Rival (Slobodova), Eva
Mrs. Eva Rival was born in Bratislava, Czechoslovakia in 1941. She lived with her mother and father, Margit Blau and Vojtech Folkman-Sloboda. They lived in a small house along with her maternal grandmother who owned a sweet store next to the house.
The Jews were rounded up and taken to a camp in central Slovakia. This was a “collection” camp.
In 1942, her father raised money to get Mrs. Rival out, bring her back home and found a Protestant woman to take her in. During the war she had been baptized and the baptismal papers saved her life.
In 1944, the Germans came to the door, looking for the “Jewish Bastard”. The woman’s husband was taken away and she raised Mrs. Rival like a daughter. She also had a son. Mrs. Rival called her “mother”. Because she was too young to go to school, she went into a tunnel when air raids sounded. Her life was “normal” and she didn’t know anything about another family. She only had one toy, a doll, to play with.
Her real father came to visit often. He tried to bribe people to get her mother out of danger, but she was sent to Auschwitz. Her grandmother and Aunt Margit escaped to England and her Aunt Rose to the Dominican Republic. Her father was on the run, hiding during every roundup, once escaping from a train and often beaten by the Germans who kept asking him for his bastard child.
Mrs. Rival and her new family moved from the city to a village. She was teased because she used a pacifier until the age of five. After the war, her father sent her to Protestant Sunday School. She didn’t go to church with Herma (her new mother), but celebrated Christmas.
She remembers being teased on the playground, being called a Jew. This is later when she lived with her real father and new step-mother.
Her birth certificate says Eva Folkman. She was four when the war ended and six months later, her father came and took her away. Both she and Herma cried. Her grandmother came from London to take care of her. She visited Herma when she was older. Her father didn’t live with them although when he came to visit, she remembers him cooking scrambled eggs and mushrooms.
Mrs. Rival spoke German, Slovak and Hungarian. She began to understand that her father and grandmother were her relatives. Her grandmother was an observant Jew.
The country was fairly democratic, but her father said that being a Jew was not safe and he eventually became an atheist, remarrying when Mrs. Rival was eight or nine. There was no longer any Christmas celebrations and food was in short supply.
Her father dated for three years while living in an apartment. Her father said that because he was getting married, she could now live with them. His new wife was Eva Mulganny, who was a widow with a six year old son, Evan Slobodova, taking her father’s name. They had a baby girl, Dasha.
Her father joined the Communist Party, saying “Stalin is good”. There were no longer choices nor options. Her father never spoke of leaving, not being able to travel to Western countries. Her step-mother was an office worker and her father was in the textile business. Mrs. Rival was a good student and became a teacher, because her dad once said “that was a job for women”. Her aunt,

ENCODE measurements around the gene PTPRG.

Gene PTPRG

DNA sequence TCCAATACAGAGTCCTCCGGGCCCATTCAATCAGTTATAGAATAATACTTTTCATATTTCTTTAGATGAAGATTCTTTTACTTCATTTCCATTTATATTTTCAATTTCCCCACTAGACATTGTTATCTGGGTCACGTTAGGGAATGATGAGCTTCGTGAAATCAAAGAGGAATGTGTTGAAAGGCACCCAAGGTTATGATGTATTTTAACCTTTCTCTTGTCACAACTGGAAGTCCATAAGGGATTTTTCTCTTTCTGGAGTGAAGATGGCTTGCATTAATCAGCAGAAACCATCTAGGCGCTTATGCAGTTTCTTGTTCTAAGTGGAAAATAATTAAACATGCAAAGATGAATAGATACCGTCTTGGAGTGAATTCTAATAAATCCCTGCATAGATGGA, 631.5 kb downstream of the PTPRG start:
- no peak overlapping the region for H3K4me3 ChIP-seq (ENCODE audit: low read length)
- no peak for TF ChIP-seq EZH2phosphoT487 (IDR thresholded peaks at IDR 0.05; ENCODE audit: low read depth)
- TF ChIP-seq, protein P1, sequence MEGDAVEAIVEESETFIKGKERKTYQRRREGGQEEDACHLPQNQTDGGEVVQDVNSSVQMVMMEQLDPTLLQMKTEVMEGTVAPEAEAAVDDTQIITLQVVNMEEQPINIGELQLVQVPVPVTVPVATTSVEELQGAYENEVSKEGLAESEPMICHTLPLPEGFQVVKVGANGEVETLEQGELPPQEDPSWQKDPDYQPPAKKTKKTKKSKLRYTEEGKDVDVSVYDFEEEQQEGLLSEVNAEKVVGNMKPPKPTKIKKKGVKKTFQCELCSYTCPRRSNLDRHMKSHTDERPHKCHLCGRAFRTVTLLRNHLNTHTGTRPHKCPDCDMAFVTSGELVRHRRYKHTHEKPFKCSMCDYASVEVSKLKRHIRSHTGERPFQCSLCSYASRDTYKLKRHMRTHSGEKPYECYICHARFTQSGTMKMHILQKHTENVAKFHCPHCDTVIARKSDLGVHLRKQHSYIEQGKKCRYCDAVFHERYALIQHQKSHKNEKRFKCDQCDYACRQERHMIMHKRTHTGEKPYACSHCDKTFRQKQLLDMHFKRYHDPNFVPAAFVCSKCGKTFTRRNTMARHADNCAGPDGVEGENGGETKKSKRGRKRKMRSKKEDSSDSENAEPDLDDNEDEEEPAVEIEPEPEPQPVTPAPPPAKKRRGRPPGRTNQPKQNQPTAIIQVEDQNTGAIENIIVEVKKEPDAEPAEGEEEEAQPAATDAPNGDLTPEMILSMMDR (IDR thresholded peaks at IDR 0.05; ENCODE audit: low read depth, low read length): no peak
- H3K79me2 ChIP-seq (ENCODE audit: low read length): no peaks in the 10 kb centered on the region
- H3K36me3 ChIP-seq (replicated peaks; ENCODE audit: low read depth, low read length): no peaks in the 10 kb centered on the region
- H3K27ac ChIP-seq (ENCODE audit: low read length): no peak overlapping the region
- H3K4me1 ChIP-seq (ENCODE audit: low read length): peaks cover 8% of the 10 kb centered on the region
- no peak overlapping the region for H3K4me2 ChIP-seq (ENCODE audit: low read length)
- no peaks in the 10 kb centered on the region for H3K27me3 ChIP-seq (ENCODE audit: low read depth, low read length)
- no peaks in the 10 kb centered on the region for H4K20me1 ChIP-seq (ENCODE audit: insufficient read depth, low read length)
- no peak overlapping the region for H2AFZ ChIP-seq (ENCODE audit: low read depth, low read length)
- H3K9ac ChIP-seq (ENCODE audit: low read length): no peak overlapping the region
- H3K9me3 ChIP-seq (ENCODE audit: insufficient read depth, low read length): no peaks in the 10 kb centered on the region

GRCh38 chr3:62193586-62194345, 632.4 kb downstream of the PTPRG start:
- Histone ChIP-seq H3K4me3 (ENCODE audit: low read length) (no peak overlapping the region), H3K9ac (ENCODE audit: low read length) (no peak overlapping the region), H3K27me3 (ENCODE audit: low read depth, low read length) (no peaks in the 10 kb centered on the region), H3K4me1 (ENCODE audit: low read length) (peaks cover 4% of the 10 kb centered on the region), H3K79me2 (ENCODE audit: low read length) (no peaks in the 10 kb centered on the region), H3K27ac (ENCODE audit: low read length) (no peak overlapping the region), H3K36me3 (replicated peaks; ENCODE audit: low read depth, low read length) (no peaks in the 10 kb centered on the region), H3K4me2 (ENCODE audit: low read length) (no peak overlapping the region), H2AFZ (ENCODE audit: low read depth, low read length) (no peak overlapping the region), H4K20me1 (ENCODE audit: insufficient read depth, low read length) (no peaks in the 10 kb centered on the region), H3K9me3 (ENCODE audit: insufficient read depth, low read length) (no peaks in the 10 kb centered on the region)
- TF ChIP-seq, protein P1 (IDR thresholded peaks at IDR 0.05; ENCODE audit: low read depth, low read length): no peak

Eluch, told her about her real mother.
Mrs. Rival was given her parents wedding pictures. Her mother was born in 1913 and her father in 1914. She traveled back to Bratislava and found a book of“Jews of Bratislava”. Eluch (known as Helen) had no children so she was close to her. Her parents had a good life, an apartment and a car. She believed in Communism until 1953. She married Jan Rival at the age of twenty-one.
Mr. Rival was a medical student at that time. They were married by a judge at City Hall in a secular ceremony. He didn’t know if she was a Jew, but her father always told her to find a Jewish husband. There were sixty people at the wedding. They owned an apartment and their daughter was born in 1964.
Mr. Rival’s boss wanted him to pass his cardiology tests and apply for a visa. He left to learn English in three weeks and then got a fellowship to a hospital in Philadelphia in 1967. They left quickly, thinking they’d be back.
Life was very bad for Mrs. Rival because she couldn’t speak English. Her daughter, four years old, went to nursery school. She bought a coffee pot, toaster and TV and learned to speak from watching it. She felt isolated because the apartment house didn’t allow pets or children, so they hid their daughter. She got a job at Woolworth, but had no friends.
After the Russian invasion, they made an effort to stay and Mr. Rival got a job in Detroit. His parents were imprisoned in Czechoslovakia.In Bratislava, they were tried and found guilty, in abstencia, and their apartment was taken away.
When Mr. and Mrs. Rival came to Detroit, they decided to stay. Her in-laws immigrated to Germany and joined a Jewish community in Cologne.
Now they celebrate the holidays and consider themselves Jews. Their daughter, Anita, married Josh Rosenberg, who is Jewish and their children are Charlotte, Olivia and Avery. Their younger daughter, Nicole, married a non-Jew, Todd Hartje, and their children are Jackson, Sacha, Danielle and Clayton.
Mrs. Rival loves this country and taught world history in the Madison Heights school system for thirty years.
Date: July 7, 2010
Interviewer: Donna R. Sklar
Length: 1 hour and 11 minutes
Format: Video Recording